Collaboratorium Postdoctoral Researchers
Postdoctoral Researcher, Agent-based Modeling
Postdoctoral Researcher, Molecular Modeling
Jagdish Patel is the Collaboratorium Molecular Modeling Postdoctoral Researcher. Jagdish is directly responsible for molecular modeling related to Project 1 and Project 2 in the area of viral co-infection and host interactions; and also works collaboratively with other staff postdocs on CMCI projects coming into the modeling core from other members of the University of Idaho biomedical community.
Jagdish uses molecular dynamics and enhanced sampling techniques for studying “rare events” such as protein-ligand interactions, protein-protein interactions, folding/unfolding, and ion transfer via protein channels. He has experience in protein structure prediction using homology modeling, sequence analysis, modeling drug-target interactions using docking, virtual screening of libraries of small molecules against its target to identify ‘hits’ and prediction of their physio-chemical properties. He also performs free energy calculations to test the effects of mutations on molecular structure and is developing new approaches for calculating free energy with speed & accuracy and molecular dynamics simulations of systems involving protein, DNA, and RNA molecular models.
JT Van Leuven
Postdoctoral Researcher, Omics Analysis and Modeling
JT Van Leuven is the Collaboratorium Transcriptomic/Proteomic Modeling Postdoctoral Researcher. JT is directly responsible for gene expression modeling related to Project 1 and Project 2 provides expertise in proteomics; and also works collaboratively with other staff postdocs on CMCI projects coming into the modeling core from other members of the University of Idaho biomedical community.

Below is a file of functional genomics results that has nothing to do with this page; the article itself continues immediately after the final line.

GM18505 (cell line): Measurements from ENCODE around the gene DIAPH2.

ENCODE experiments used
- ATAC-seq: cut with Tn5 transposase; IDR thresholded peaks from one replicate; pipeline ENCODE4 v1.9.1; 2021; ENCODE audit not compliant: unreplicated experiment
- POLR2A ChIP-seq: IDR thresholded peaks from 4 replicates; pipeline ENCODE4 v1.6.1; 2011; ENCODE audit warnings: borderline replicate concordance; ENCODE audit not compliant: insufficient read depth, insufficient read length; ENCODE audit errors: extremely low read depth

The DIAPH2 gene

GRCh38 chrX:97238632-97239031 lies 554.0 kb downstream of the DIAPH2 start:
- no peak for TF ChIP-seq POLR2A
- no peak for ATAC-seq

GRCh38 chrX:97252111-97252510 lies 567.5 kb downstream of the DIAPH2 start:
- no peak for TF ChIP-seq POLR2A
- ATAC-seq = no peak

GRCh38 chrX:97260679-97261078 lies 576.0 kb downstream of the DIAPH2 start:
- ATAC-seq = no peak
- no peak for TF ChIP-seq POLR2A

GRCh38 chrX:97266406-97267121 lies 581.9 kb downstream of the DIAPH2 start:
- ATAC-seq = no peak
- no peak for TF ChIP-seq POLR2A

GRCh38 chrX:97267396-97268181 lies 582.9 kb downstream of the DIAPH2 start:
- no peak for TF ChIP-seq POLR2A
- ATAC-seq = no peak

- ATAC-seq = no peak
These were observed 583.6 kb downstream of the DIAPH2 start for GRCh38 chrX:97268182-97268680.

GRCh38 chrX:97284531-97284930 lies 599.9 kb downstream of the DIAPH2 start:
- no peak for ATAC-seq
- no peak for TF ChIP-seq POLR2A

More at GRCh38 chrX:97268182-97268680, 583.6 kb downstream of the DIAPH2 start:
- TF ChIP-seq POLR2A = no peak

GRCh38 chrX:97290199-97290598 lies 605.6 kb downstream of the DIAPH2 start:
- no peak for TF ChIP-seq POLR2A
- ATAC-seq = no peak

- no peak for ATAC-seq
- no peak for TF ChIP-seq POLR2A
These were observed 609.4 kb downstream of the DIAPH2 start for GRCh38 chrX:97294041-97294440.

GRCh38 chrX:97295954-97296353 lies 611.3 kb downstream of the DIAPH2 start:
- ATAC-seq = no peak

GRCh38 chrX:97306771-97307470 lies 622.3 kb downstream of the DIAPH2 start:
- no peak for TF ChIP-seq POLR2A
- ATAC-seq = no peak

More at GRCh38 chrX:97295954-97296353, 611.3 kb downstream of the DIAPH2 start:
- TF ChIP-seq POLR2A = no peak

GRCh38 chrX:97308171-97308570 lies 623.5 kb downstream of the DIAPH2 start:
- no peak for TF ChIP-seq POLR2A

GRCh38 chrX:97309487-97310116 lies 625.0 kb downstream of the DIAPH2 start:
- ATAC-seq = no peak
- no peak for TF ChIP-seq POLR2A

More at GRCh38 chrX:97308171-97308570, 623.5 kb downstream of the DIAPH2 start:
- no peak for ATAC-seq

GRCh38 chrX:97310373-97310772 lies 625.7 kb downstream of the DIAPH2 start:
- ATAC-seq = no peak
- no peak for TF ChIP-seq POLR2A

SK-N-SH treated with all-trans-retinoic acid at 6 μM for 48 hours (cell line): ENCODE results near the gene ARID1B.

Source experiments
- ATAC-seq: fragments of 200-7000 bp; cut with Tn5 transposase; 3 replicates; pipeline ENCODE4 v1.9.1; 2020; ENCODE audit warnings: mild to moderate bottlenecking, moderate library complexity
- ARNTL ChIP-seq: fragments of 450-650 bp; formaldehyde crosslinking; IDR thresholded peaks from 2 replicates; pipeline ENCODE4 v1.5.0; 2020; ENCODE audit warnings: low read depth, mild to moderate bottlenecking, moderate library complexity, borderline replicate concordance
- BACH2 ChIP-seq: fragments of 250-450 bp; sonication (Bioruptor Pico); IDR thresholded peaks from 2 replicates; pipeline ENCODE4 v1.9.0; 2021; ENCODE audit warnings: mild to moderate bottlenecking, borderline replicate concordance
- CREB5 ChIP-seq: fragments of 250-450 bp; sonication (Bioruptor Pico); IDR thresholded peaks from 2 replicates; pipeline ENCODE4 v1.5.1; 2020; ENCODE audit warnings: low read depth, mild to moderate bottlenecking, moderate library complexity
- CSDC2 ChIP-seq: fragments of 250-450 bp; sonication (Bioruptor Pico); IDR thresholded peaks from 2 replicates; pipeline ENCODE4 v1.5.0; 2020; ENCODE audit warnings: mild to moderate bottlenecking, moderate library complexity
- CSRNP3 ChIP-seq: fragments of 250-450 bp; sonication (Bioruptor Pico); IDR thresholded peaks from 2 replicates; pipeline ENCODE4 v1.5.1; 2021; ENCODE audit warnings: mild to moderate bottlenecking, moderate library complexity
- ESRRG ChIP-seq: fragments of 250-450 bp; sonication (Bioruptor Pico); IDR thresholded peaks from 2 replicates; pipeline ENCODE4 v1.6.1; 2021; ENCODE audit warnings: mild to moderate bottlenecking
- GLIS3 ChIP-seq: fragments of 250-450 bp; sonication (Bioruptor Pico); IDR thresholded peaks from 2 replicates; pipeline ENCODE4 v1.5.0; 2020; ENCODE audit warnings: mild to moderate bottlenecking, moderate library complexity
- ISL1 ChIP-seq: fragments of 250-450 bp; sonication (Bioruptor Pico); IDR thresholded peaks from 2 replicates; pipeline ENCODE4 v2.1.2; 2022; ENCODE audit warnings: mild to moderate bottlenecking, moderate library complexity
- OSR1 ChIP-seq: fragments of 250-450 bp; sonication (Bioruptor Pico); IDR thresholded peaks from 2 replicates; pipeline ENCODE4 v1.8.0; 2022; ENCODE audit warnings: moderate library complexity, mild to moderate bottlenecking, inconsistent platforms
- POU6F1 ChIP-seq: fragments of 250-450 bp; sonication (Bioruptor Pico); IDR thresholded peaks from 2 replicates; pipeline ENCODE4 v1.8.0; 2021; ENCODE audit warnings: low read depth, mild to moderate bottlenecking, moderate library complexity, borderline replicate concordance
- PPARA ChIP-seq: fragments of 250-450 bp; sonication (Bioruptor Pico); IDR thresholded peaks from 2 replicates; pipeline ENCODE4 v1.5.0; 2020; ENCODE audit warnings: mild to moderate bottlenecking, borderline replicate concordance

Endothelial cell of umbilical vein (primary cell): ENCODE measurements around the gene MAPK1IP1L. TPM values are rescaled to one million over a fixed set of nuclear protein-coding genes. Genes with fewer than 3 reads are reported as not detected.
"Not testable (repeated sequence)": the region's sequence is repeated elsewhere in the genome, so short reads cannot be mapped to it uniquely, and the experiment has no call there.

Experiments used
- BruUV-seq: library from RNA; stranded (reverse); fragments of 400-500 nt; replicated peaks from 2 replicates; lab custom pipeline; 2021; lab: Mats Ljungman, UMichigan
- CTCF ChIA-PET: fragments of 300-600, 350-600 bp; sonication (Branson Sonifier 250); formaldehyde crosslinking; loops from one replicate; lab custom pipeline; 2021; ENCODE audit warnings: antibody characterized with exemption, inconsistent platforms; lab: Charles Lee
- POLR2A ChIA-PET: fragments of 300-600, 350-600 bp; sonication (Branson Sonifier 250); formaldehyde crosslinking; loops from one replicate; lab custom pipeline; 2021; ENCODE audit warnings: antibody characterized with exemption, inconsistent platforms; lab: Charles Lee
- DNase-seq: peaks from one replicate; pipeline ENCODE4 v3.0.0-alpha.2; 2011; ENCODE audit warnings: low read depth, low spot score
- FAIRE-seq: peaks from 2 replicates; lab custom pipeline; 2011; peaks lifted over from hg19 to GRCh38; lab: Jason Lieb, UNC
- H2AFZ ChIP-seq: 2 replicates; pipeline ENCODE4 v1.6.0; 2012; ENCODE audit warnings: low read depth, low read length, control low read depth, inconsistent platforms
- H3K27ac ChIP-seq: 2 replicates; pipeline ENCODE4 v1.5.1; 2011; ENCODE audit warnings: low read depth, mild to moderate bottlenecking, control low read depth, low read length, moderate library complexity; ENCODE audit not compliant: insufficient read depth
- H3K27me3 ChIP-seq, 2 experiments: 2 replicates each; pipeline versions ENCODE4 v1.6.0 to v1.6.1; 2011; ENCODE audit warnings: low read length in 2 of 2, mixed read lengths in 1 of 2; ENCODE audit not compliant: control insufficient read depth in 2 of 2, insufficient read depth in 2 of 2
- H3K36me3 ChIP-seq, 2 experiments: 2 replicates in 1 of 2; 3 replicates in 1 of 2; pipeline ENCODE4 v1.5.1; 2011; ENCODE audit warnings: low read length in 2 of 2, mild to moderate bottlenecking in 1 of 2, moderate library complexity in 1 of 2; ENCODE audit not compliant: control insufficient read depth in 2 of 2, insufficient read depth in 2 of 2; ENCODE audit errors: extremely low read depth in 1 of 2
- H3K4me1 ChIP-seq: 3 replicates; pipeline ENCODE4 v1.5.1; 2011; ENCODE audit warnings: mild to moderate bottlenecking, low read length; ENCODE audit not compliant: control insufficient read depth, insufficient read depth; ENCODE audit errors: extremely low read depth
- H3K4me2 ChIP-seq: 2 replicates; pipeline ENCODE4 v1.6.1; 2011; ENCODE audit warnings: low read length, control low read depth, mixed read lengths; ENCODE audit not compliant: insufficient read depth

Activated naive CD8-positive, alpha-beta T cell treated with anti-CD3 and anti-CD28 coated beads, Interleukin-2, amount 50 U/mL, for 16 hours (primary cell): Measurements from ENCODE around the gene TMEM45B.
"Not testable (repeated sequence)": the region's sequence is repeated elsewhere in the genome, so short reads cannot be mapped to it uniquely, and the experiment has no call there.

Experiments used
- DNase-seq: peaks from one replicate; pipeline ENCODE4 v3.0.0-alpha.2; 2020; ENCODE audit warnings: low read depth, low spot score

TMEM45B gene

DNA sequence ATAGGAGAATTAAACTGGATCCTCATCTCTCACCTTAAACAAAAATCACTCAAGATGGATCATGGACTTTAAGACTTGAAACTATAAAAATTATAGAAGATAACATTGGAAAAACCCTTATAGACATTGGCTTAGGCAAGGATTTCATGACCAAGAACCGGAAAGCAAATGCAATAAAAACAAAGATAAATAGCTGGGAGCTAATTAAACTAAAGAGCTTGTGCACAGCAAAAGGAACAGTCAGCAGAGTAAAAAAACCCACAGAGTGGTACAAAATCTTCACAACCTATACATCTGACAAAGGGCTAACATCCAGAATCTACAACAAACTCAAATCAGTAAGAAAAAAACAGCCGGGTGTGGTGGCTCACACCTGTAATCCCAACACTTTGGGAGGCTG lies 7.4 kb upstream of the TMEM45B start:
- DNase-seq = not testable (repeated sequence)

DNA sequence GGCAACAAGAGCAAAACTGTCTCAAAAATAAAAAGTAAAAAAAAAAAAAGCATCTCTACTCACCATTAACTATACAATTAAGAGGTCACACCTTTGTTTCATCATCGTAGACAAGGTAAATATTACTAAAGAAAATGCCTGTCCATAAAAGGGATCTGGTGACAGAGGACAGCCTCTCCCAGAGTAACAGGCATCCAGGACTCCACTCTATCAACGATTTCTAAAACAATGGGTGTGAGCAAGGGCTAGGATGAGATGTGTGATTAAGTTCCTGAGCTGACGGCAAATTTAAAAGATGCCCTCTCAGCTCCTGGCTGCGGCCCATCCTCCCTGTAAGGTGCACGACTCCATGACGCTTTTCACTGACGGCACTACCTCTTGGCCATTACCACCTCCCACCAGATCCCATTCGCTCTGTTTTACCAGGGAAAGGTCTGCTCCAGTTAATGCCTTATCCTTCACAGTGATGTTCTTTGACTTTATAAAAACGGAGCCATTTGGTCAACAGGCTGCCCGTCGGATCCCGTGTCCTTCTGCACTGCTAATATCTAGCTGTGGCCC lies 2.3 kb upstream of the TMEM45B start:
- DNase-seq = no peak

JT has a background in molecular biology and evolution. As a wet-lab molecular biologist, he has experience in protein/nucleic acid purification and quantification, nucleic acid manipulation, cell culture, and viral vector production. As a bioinformatician, he is familiar with analyzing NGS datasets to do genome/transcriptome assembly, differential expression analysis, and SNP quantification. In the past, he has used these methods to show how the nutritional symbionts of sap-feeding insects depend on their hosts. He is particularly interested in projects that improve our understanding of host-microbe and microbe-microbe interactions, including how these interactions influence the evolution of the partners. JT Van Leuven’s Website.
Project Postdoctoral Researchers
Md. Bahadur Badsha
Currently, Dr. Badsha is working as a postdoctoral researcher with Dr. Audrey Qiuyan Fu in the Externally Funded CMCI Project “Causal Inference of Gene Regulatory Networks with Application to Breast Cancer” at the University of Idaho. A major interest in genome research is the proper understanding of the mechanisms of gene regulation, as well as the generation of phenotypes and the physiology of diseases, which can begin to go beyond interactions and to establish the cause-effect relationships (causality) the among interacting genes. Generally, experimental interference is used to find these relationships. However, most of the time experiments are infeasible because of time, cost or ethical constraints. Statistical causal inference methods as a complementary approach to experimental methods. Therefore, in this project, Dr. Badsha is working on developing a machine learning approach which can be applied to genotype and gene expression data and efficiently learn a causal graph of genes from breast cancer data.